Jean-Louis is the founder of a national organization of Catholic agrarians, called Les Journées Paysannes. I had dinner with its leadership last night, almost all of them real farmers. I will be writing more about it this weekend (I’m here for their national conference). I spoke with a Breton dairy farmer who was the fifth generation on his land, and the last. He had to close down. Couldn’t make it in this agribusiness-dominated market. He said over the course of his lifetime farming there, nine — that’s right, nine — of his neighboring farmers committed suicide. The crisis of small farmers in France is critical. Again, more on this later.
Interestingly, among the young French Catholics I’ve met (by “young,” I mean in their 20s and 30s), I don’t sense any sort of panic. In fact, their faces almost glow with the radiance of faith. But many do feel quite alone and besieged, and seem to resonate with the Benedict Option vision, as it describes the world that they live in.
Someone told me that a particular French bishop was praising The Benedict Option to the skies. Another man told me that some Benedictine monks of his acquaintance who had read it did not like it; if I understood the man correctly, their critique was more or less the same as the people around Pope Francis, who see the Benedict Option as strictly moralistic and separatist.
The man asked what should he tell those monks who didn’t like the book. It wasn’t clear to me until someone explained later that this was his precise question, so I didn’t have a good answer for him. But tomorrow I’ll search him out, and I’ll tell him that he should ask the monks for their ideas about what to do, given that the Benedict Option is the wrong move, from their point of view. Seriously: it is clear that the John Paul II/Benedict XVI style has not been as successful as one wishes, but is going back to 1970s-style Catholicism really the answer to the grave problems the Church faces in the West? Can these monks possibly think so? I would also ask them: what is the Church for? My impression from talking to some – not all, but more than a few – Catholics of my generation and older is that they are content to manage terminal decline.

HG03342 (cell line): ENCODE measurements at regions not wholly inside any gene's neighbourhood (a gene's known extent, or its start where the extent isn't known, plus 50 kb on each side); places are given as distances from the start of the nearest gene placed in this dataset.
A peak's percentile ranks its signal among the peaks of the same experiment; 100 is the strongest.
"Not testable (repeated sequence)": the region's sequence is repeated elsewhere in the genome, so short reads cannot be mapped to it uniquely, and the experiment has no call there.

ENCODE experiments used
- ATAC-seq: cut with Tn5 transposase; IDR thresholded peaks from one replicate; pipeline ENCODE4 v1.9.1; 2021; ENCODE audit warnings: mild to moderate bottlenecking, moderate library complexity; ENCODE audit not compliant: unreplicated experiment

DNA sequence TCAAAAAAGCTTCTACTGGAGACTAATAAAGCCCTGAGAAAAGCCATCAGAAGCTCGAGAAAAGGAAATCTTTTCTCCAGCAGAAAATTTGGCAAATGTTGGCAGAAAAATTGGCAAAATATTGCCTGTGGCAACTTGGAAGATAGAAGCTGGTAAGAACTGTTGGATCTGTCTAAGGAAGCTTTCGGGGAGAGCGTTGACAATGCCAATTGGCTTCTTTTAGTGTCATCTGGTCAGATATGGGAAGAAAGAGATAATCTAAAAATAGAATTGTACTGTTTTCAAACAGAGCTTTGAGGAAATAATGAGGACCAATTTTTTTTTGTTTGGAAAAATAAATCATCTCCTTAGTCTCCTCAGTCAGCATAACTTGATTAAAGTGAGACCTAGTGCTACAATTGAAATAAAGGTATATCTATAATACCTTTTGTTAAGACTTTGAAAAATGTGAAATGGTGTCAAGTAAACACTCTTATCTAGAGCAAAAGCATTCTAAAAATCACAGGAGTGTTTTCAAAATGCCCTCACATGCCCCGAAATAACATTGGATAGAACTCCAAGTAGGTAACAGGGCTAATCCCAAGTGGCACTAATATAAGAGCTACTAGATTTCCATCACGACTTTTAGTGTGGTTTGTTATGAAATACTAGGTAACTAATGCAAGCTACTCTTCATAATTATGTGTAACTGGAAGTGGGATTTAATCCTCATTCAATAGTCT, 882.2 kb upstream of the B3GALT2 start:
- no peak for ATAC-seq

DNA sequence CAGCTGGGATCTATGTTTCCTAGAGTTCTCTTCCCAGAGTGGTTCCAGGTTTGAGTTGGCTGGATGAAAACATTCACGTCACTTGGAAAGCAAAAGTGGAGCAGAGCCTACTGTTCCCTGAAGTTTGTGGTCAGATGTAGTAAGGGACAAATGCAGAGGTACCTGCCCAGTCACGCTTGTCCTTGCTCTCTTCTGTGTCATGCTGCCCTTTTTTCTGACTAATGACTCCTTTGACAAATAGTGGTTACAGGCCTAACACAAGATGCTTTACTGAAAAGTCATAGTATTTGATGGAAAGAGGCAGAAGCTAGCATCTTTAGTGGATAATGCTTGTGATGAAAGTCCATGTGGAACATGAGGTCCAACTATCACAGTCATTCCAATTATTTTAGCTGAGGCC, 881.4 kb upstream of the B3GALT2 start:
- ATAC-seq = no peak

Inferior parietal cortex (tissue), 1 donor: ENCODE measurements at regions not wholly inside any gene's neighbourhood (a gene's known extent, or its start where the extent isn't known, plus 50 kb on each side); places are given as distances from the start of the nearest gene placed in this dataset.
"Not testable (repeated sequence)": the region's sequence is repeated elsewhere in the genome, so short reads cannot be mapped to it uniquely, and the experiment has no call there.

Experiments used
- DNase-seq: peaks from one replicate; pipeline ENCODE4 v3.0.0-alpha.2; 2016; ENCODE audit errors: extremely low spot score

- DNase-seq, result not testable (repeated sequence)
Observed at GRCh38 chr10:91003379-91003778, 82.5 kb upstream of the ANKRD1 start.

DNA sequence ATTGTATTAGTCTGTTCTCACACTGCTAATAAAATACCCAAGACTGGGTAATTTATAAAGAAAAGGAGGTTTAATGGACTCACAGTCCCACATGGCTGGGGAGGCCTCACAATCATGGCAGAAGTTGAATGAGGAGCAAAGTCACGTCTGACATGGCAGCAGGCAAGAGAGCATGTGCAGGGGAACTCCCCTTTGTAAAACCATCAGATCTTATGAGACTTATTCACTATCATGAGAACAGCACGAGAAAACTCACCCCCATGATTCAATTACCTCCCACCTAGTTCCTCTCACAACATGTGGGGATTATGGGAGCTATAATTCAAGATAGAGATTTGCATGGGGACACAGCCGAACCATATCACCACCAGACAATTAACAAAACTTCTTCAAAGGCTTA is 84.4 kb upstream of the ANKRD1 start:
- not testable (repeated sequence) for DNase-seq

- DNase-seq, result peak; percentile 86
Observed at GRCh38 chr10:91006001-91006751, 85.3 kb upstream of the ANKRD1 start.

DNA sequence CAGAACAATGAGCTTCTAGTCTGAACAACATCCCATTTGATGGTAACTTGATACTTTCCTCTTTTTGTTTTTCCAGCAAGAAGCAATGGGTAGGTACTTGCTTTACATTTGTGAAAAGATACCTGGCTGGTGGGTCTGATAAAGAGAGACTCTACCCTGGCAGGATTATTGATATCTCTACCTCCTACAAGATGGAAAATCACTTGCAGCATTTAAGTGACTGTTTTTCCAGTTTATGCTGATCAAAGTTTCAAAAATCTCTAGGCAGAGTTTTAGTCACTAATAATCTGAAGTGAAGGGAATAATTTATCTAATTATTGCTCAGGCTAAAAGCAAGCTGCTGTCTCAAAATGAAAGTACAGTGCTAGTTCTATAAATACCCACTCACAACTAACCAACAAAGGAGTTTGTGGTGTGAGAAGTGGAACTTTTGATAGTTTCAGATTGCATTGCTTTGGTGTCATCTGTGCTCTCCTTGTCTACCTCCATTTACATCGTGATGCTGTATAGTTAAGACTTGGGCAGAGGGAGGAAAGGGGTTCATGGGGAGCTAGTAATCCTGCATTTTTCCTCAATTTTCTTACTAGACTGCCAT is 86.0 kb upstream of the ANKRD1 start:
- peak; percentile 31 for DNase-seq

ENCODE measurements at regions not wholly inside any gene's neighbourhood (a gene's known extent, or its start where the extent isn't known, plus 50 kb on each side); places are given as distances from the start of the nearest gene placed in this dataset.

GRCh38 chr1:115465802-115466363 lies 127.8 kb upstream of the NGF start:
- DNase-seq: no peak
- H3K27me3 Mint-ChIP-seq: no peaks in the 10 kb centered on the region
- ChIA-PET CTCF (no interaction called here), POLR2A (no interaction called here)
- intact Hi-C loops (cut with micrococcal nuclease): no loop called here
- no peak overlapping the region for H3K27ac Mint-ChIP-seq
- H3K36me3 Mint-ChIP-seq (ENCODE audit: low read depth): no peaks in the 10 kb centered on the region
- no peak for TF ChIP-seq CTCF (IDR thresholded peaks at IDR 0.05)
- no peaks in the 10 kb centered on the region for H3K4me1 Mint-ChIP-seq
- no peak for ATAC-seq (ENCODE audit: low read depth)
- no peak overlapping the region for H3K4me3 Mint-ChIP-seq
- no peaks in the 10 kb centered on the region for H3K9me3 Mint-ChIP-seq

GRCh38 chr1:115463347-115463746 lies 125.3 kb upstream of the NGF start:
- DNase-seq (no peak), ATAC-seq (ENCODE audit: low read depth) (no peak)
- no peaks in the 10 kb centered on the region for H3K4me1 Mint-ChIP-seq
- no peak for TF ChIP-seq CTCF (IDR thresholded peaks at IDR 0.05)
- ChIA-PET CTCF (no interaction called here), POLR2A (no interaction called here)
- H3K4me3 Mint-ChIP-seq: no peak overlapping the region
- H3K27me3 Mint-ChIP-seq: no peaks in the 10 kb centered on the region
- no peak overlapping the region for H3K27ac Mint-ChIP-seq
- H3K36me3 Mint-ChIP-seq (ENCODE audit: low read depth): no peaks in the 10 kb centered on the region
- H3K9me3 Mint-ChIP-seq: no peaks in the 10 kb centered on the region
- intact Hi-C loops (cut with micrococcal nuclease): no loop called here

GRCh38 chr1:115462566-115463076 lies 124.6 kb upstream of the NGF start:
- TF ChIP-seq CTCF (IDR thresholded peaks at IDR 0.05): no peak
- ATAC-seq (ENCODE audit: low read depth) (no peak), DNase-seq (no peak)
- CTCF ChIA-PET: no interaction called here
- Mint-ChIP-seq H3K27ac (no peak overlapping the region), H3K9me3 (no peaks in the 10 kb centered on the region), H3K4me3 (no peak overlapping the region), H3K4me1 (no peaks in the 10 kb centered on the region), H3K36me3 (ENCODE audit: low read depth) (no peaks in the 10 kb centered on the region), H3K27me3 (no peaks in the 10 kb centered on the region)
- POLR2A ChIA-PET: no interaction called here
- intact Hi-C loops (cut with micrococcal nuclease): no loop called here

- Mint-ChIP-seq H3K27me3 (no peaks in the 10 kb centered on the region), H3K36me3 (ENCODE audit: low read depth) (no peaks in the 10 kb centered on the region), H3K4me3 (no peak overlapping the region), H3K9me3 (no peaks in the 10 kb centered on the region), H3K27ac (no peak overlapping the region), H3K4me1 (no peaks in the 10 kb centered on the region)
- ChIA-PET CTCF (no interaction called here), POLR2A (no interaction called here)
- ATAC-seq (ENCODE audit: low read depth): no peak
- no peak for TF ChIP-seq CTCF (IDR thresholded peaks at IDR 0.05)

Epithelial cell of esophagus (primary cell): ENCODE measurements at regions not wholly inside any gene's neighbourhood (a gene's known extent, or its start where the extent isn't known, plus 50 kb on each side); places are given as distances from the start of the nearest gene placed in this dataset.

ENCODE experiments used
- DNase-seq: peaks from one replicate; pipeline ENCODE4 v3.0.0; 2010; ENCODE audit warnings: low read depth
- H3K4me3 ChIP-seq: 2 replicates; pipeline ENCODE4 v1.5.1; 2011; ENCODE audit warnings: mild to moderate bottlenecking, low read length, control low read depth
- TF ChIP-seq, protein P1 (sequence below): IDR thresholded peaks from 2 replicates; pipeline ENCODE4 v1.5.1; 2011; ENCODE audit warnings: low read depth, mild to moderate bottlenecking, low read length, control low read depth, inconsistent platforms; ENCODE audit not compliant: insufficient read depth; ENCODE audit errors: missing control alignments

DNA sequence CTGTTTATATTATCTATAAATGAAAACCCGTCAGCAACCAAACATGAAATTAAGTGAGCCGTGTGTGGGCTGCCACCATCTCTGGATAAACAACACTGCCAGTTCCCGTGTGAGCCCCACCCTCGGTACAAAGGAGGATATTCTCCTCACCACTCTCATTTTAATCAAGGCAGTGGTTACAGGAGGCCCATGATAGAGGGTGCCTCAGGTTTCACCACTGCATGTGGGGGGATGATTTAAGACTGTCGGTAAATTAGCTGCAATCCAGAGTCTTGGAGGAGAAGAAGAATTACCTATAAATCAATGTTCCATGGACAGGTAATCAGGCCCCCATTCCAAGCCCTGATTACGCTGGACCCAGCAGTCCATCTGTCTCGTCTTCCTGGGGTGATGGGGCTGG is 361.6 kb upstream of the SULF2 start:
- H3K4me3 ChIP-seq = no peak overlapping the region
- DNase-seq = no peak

If I were a believing Catholic in my twenties and thirties, I would want to have nothing to do with that defeatism. See, people say the Benedict Option is defeatism because it rejects the hope that Christians have a realistic chance of meaningfully influencing the wider society. There are still lots of Christians – conservatives and liberals both – who think of the Church (Catholic and Protestant) as a player. To adopt a Benedict Option way of thinking is to vacate the battlefield, they say.
To me, though, theirs is the real defeatism. It is a kind of Christianity that depends on the respect of the world for validation. Of course I wish the Church had more influence over the direction of popular culture, including politics. I believe that Christians should use every means offered to them to advocate for truth, justice, and the common good. But what does any of this mean if we cannot even pass the faith on to our children? This is a question that ought to haunt – and I mean haunt – both conservative and liberal Christians.